Alla prossima!


Wednesday, March 26, 2008

La Settimana della Cultura

Auguri Amici!

And so it arrives, “La Settimana della Cultura” (The Week of the Culture) in Firenze. As if I wasn’t already swimming in Fiorentina culture. Fiorentini anxiously await this week as it signifies “free ingress” to the many eminent museums and palaces. I am definitely taking advantage, passing go and saving two hundred dollars (which seems like 3 euro these days…).

Eccola qua (here it is), an interesting side-note. Among the hundreds of Italians infiltrating i palazzi, i musei e le chiese (the palaces, museums and churches) epitomizing Firenze’s existence as a predominant tourist hotspot, there are also some seizing the day and going to the cinema, as viewings cost only 1 euro this Thursday. And so, the digital world meets the classical. The integrated circuitry of modern artwork and the preserved artistic masterpieces, which ironically are considered the foundation for the contemporary, merge to form a week of… culture?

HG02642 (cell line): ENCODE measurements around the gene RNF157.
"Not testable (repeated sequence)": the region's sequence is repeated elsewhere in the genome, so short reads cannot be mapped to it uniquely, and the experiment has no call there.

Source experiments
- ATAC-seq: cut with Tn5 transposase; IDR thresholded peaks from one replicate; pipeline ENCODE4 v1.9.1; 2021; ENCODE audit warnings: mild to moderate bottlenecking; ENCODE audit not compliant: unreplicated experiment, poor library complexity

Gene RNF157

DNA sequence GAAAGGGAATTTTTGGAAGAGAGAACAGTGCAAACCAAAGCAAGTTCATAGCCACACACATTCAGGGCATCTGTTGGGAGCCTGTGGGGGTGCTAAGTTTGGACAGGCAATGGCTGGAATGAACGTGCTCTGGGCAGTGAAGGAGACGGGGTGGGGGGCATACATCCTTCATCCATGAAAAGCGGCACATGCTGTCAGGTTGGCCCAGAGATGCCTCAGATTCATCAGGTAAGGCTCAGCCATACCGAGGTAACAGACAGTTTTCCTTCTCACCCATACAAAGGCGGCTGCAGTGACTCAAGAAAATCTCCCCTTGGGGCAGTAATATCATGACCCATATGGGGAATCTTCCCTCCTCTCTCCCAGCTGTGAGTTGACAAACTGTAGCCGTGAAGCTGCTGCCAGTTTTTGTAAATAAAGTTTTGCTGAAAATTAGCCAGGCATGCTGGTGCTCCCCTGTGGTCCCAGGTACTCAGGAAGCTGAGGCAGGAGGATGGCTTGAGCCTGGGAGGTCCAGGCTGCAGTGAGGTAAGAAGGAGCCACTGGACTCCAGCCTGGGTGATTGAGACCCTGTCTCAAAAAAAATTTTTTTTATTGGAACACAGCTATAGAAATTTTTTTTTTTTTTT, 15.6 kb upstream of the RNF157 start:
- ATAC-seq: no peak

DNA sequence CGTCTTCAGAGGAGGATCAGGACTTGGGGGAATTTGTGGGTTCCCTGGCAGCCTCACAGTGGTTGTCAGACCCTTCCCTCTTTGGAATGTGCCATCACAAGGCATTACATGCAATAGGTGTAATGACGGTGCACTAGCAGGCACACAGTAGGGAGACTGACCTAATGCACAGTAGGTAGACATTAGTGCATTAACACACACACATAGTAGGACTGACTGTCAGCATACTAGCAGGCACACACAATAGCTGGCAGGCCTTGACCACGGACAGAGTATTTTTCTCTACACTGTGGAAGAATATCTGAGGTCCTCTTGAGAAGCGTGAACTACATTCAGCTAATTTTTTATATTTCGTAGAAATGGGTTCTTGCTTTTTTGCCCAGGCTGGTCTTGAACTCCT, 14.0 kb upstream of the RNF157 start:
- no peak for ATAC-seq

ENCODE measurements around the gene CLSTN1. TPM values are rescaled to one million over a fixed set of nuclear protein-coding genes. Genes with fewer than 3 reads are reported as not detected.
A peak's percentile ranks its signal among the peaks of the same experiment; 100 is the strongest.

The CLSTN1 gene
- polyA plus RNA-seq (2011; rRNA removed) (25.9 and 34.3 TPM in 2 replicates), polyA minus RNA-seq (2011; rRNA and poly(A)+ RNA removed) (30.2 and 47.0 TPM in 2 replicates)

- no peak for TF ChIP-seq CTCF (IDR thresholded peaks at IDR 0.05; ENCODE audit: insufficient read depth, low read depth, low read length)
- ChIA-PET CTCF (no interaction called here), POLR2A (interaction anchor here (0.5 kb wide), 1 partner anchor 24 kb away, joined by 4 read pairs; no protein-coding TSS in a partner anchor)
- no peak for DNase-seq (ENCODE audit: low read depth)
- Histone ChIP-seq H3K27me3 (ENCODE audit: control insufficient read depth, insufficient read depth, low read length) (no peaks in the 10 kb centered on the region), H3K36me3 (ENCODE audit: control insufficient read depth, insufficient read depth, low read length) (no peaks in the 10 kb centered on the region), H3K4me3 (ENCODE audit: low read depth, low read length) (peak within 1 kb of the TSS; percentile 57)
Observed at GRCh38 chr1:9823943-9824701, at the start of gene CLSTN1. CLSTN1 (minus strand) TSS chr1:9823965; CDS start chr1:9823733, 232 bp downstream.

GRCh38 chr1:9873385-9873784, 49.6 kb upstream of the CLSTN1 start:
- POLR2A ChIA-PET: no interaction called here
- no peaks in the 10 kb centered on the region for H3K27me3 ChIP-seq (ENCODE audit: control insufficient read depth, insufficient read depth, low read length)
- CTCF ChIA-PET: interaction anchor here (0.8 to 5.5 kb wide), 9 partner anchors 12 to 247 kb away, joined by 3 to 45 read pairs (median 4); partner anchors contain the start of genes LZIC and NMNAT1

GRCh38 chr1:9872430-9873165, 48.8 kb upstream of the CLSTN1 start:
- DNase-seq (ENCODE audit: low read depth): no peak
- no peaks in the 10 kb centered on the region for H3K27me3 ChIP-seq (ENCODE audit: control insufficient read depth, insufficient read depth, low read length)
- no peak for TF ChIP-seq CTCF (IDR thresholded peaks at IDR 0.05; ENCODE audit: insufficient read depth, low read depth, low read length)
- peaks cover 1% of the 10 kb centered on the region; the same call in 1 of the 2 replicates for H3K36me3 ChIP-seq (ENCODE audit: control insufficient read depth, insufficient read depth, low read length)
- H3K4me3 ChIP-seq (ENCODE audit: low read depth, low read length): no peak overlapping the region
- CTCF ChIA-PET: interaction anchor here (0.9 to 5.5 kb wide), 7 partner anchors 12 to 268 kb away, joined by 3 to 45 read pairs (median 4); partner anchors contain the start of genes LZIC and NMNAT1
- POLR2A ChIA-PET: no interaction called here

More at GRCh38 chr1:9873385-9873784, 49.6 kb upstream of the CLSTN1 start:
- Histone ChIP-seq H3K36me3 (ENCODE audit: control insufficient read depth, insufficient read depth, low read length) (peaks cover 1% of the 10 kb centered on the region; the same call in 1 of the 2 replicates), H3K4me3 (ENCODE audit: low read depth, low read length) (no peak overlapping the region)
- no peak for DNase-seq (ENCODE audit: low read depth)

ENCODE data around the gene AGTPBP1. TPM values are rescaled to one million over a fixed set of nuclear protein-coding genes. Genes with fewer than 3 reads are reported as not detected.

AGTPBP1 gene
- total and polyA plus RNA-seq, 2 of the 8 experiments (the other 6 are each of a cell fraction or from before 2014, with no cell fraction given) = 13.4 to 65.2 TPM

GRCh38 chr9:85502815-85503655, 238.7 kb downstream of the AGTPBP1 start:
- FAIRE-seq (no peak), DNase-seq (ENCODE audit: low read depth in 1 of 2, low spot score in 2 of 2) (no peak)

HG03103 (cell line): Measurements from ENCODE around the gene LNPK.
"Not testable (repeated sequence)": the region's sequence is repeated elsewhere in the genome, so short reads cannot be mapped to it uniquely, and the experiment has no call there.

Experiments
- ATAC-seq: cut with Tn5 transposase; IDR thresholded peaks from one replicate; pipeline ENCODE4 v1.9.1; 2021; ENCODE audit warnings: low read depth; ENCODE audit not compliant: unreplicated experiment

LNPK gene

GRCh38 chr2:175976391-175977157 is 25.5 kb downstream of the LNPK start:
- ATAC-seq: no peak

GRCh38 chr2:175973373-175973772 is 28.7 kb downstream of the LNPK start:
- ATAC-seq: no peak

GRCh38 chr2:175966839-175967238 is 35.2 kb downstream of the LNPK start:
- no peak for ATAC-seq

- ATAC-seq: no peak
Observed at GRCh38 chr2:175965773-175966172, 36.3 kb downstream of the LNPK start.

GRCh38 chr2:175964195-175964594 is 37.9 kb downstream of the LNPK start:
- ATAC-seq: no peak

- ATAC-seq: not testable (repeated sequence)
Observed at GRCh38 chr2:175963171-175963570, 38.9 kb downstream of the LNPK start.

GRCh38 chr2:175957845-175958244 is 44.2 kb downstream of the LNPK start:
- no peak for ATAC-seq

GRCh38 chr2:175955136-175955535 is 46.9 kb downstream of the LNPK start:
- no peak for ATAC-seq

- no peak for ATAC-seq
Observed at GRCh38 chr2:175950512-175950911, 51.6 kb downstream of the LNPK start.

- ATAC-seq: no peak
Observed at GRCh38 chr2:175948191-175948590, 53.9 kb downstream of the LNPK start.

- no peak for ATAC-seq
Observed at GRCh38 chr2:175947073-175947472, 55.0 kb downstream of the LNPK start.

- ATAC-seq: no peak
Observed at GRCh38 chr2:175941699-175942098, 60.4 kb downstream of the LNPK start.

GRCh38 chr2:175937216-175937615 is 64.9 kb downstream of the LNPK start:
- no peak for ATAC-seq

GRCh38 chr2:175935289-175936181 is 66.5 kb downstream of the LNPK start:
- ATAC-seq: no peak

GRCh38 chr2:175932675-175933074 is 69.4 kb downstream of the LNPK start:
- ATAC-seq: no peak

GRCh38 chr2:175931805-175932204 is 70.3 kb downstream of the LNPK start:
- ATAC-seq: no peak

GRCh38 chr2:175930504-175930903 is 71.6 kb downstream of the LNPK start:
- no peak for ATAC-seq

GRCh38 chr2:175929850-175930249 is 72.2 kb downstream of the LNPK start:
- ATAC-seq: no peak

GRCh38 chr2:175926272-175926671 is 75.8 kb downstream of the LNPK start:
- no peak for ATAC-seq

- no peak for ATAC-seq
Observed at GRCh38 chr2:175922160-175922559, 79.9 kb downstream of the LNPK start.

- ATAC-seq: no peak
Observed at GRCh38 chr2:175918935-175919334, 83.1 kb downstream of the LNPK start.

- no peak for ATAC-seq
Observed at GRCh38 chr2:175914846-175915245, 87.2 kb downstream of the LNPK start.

And so I ask myself if this is a risky move, including movements of modern culture in Italy’s week of cultura. American students, flooding Firenze, appreciate this taste of home, surely. Tacky as many are, I must remember that I too am an American student. And Fiorentines like us. Without tourism, largely stemming from Japan and the States, Firenze’s economy may not be able to sustain all of these museums and their precious contents. History would be largely forgotten. But what are we supporting? Bars and cinemas? Or sculptures and palaces? My signora, having harbored nearly four generations of students studying in Firenze, clued me in on an interesting fact. As it seems to her, student interest in antique institutions is on the serious decline. My generation, digitally fascinated, frequents more often the discotecca next to “Santa Croce Church”, especially when there are specials. And so culture evolves.